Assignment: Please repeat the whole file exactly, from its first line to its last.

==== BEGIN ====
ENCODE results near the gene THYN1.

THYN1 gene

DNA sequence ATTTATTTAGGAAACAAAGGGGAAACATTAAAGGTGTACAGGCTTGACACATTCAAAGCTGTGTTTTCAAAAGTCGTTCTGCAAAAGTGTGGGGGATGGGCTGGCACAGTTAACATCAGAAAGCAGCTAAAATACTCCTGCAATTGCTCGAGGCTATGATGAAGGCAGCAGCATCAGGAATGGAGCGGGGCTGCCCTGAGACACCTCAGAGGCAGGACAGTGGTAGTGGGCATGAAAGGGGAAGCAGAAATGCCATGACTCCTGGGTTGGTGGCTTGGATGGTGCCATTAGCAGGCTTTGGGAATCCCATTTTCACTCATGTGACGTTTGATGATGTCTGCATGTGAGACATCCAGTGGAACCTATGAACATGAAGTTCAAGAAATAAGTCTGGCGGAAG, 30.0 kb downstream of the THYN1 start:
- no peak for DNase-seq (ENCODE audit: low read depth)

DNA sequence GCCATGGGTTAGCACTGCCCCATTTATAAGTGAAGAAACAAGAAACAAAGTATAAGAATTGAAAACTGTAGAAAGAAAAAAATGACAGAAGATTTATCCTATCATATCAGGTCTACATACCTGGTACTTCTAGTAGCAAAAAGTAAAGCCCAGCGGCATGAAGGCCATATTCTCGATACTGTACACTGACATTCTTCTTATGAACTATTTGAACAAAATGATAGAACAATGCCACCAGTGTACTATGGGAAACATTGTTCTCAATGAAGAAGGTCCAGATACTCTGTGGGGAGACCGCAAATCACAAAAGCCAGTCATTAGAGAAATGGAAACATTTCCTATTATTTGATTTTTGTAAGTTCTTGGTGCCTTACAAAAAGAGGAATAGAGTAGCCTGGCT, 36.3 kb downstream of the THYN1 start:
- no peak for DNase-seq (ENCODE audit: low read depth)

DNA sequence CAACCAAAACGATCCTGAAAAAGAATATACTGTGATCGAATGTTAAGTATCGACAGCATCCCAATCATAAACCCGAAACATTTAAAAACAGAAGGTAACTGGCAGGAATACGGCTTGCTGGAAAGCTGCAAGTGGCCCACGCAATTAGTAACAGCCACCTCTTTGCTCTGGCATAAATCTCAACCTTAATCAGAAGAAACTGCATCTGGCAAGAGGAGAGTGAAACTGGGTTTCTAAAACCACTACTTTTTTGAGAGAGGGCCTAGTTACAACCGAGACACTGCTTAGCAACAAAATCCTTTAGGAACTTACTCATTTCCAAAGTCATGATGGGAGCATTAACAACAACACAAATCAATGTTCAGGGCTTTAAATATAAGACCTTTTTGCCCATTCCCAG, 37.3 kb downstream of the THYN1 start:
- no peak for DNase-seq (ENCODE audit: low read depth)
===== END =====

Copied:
ENCODE results near the gene THYN1.

THYN1 gene

DNA sequence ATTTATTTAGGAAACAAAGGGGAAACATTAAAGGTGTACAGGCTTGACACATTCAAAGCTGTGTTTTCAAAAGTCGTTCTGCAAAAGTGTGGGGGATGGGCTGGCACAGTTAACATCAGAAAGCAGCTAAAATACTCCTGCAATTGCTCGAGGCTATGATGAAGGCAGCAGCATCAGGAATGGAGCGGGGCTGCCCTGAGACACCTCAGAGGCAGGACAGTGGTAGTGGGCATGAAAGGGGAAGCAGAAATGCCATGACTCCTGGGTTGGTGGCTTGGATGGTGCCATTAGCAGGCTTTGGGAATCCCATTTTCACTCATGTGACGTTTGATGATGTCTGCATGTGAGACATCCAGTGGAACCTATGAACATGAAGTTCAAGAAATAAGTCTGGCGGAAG, 30.0 kb downstream of the THYN1 start:
- no peak for DNase-seq (ENCODE audit: low read depth)

DNA sequence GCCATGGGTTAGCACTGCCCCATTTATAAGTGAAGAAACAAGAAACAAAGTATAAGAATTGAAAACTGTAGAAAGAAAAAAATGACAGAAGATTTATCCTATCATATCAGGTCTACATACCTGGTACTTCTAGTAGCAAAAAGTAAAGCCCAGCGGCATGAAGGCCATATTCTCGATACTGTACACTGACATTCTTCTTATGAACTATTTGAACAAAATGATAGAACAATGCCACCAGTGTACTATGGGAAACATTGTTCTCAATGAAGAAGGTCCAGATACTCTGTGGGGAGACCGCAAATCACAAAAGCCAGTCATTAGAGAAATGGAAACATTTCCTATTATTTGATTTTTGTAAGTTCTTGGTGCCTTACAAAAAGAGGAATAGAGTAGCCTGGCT, 36.3 kb downstream of the THYN1 start:
- no peak for DNase-seq (ENCODE audit: low read depth)

DNA sequence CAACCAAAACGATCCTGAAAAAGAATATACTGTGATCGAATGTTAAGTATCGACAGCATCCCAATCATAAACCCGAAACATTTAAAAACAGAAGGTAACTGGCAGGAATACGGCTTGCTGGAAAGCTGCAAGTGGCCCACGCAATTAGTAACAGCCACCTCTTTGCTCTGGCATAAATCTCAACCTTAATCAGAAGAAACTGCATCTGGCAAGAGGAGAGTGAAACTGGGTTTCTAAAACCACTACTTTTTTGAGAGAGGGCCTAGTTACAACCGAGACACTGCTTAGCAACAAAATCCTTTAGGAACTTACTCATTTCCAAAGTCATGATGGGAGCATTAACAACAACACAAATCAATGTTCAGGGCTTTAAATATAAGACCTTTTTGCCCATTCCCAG, 37.3 kb downstream of the THYN1 start:
- no peak for DNase-seq (ENCODE audit: low read depth)